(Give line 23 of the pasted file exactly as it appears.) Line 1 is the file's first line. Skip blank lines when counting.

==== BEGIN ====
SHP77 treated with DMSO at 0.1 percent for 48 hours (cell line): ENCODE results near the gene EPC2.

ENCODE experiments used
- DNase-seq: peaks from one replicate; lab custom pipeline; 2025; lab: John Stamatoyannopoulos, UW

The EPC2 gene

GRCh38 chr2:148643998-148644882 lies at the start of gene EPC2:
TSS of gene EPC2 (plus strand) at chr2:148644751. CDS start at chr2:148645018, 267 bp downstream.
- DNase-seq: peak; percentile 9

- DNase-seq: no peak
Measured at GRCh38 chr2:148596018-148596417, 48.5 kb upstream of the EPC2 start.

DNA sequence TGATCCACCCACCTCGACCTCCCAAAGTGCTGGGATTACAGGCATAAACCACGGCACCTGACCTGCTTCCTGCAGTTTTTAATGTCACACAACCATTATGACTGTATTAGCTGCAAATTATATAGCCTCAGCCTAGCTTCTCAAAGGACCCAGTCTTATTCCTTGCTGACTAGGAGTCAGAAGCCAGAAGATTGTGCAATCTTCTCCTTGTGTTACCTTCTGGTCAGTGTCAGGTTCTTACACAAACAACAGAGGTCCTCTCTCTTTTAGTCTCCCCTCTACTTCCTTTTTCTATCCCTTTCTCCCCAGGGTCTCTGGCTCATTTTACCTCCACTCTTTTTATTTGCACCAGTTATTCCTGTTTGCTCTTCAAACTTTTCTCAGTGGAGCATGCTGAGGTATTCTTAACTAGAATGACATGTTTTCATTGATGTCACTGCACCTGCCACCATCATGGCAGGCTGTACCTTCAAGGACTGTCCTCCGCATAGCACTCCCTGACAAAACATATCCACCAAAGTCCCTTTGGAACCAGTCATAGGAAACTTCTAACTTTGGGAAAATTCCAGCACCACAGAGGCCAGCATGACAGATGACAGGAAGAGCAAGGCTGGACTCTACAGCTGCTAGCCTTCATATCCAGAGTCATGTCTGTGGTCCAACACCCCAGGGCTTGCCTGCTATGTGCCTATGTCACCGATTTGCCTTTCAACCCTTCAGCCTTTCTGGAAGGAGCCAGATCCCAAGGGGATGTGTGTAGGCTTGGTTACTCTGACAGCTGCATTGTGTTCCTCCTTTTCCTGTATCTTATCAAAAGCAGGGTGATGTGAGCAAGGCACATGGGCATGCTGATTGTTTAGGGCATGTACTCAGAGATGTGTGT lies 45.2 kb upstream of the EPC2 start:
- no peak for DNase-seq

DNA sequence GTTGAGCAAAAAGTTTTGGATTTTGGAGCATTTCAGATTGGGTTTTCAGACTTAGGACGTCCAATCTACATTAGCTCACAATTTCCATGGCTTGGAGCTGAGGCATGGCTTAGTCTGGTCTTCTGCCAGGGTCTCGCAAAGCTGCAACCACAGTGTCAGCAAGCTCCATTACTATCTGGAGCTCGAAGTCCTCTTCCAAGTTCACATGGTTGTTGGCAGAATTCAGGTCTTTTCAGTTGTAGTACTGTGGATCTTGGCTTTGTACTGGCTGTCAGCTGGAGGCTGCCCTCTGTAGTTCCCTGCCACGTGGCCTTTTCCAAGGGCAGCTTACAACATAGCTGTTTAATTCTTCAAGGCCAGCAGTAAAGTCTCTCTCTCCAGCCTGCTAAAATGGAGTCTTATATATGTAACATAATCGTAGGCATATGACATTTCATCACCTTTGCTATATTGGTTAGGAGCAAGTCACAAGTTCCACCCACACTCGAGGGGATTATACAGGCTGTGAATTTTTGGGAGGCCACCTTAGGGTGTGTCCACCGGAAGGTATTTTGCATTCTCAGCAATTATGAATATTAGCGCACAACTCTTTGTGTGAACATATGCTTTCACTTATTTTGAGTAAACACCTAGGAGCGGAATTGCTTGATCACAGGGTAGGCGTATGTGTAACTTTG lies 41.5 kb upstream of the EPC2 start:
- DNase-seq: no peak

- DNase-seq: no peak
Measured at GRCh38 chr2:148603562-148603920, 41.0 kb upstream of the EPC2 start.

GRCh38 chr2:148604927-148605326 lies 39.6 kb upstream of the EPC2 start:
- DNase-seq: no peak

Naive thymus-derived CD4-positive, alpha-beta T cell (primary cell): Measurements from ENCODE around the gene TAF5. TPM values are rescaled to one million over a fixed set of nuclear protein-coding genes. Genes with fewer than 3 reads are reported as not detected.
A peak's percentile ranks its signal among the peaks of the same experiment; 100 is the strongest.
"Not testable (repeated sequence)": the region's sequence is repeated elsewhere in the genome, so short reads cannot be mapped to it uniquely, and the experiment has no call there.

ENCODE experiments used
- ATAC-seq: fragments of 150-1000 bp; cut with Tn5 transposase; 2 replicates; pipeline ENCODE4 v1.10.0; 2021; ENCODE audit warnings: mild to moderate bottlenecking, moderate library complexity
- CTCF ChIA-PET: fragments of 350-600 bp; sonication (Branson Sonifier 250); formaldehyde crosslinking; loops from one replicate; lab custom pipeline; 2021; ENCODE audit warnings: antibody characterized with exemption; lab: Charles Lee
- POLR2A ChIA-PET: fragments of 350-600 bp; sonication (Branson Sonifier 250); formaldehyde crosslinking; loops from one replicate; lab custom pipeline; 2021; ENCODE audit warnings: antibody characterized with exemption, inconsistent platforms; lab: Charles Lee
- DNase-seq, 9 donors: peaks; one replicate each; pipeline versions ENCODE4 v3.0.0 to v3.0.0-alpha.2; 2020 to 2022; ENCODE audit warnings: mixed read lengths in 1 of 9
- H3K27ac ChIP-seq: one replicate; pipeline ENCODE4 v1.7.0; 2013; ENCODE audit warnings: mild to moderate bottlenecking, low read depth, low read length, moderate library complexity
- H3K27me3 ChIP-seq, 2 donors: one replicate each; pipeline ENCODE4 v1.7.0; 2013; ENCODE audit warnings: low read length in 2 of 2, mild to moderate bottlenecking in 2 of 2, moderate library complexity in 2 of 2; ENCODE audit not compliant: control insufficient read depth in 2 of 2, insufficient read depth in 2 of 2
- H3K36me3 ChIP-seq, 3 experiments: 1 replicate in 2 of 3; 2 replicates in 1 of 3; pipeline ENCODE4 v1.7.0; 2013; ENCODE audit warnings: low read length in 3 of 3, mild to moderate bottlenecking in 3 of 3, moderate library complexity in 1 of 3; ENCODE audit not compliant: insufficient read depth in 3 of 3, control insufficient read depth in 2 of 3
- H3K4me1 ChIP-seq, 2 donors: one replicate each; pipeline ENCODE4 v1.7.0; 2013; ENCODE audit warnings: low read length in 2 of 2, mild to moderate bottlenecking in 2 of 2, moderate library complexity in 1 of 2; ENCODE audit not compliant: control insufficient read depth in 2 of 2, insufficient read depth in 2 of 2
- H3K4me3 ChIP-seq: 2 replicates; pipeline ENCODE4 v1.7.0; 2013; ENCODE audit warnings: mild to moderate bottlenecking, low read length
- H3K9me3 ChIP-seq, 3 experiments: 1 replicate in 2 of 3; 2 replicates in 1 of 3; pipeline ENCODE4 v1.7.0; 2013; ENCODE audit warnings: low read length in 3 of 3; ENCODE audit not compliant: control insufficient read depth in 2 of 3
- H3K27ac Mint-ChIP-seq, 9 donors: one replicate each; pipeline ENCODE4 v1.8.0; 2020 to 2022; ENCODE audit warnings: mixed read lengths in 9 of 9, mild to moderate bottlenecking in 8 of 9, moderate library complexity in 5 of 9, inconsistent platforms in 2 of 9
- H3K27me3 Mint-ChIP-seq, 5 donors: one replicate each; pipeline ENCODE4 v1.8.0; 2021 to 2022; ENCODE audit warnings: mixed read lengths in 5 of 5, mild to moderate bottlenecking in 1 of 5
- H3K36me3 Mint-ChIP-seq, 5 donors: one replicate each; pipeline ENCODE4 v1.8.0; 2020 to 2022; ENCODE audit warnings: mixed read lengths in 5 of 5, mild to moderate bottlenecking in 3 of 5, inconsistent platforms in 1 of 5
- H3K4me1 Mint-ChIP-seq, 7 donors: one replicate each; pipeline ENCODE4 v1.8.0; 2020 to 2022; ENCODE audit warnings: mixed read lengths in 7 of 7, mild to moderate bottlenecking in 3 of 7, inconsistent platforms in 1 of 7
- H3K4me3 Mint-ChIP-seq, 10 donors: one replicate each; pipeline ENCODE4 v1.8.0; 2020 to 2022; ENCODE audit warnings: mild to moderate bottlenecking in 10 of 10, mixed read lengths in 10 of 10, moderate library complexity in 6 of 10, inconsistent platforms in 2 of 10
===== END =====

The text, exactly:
- CTCF ChIA-PET: fragments of 350-600 bp; sonication (Branson Sonifier 250); formaldehyde crosslinking; loops from one replicate; lab custom pipeline; 2021; ENCODE audit warnings: antibody characterized with exemption; lab: Charles Lee